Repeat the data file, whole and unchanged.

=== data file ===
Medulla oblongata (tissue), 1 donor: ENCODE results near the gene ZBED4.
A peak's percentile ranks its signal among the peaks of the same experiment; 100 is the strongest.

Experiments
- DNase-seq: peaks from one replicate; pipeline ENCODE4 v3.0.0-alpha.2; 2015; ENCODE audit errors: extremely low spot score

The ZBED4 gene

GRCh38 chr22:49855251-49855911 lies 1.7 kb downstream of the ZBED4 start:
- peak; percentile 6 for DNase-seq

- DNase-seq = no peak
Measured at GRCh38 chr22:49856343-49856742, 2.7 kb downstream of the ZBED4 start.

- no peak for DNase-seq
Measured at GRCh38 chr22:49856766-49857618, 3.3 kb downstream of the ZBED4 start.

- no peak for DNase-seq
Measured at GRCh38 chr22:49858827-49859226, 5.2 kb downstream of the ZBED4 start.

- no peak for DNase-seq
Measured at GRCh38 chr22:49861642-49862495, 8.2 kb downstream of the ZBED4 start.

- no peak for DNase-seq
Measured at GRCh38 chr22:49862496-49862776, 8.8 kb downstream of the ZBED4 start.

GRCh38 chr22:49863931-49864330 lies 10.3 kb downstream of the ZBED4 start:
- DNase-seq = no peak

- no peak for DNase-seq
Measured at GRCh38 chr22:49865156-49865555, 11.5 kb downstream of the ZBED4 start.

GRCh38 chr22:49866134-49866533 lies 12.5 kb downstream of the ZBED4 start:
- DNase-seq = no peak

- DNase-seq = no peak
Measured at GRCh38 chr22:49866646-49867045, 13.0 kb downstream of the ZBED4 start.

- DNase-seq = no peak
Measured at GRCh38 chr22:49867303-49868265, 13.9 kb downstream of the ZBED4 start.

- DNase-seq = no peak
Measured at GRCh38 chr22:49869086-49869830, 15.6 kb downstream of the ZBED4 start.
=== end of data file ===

Medulla oblongata (tissue), 1 donor: ENCODE results near the gene ZBED4.
A peak's percentile ranks its signal among the peaks of the same experiment; 100 is the strongest.

Experiments
- DNase-seq: peaks from one replicate; pipeline ENCODE4 v3.0.0-alpha.2; 2015; ENCODE audit errors: extremely low spot score

The ZBED4 gene

GRCh38 chr22:49855251-49855911 lies 1.7 kb downstream of the ZBED4 start:
- peak; percentile 6 for DNase-seq

- DNase-seq = no peak
Measured at GRCh38 chr22:49856343-49856742, 2.7 kb downstream of the ZBED4 start.

- no peak for DNase-seq
Measured at GRCh38 chr22:49856766-49857618, 3.3 kb downstream of the ZBED4 start.

- no peak for DNase-seq
Measured at GRCh38 chr22:49858827-49859226, 5.2 kb downstream of the ZBED4 start.

- no peak for DNase-seq
Measured at GRCh38 chr22:49861642-49862495, 8.2 kb downstream of the ZBED4 start.

- no peak for DNase-seq
Measured at GRCh38 chr22:49862496-49862776, 8.8 kb downstream of the ZBED4 start.

GRCh38 chr22:49863931-49864330 lies 10.3 kb downstream of the ZBED4 start:
- DNase-seq = no peak

- no peak for DNase-seq
Measured at GRCh38 chr22:49865156-49865555, 11.5 kb downstream of the ZBED4 start.

GRCh38 chr22:49866134-49866533 lies 12.5 kb downstream of the ZBED4 start:
- DNase-seq = no peak

- DNase-seq = no peak
Measured at GRCh38 chr22:49866646-49867045, 13.0 kb downstream of the ZBED4 start.

- DNase-seq = no peak
Measured at GRCh38 chr22:49867303-49868265, 13.9 kb downstream of the ZBED4 start.

- DNase-seq = no peak
Measured at GRCh38 chr22:49869086-49869830, 15.6 kb downstream of the ZBED4 start.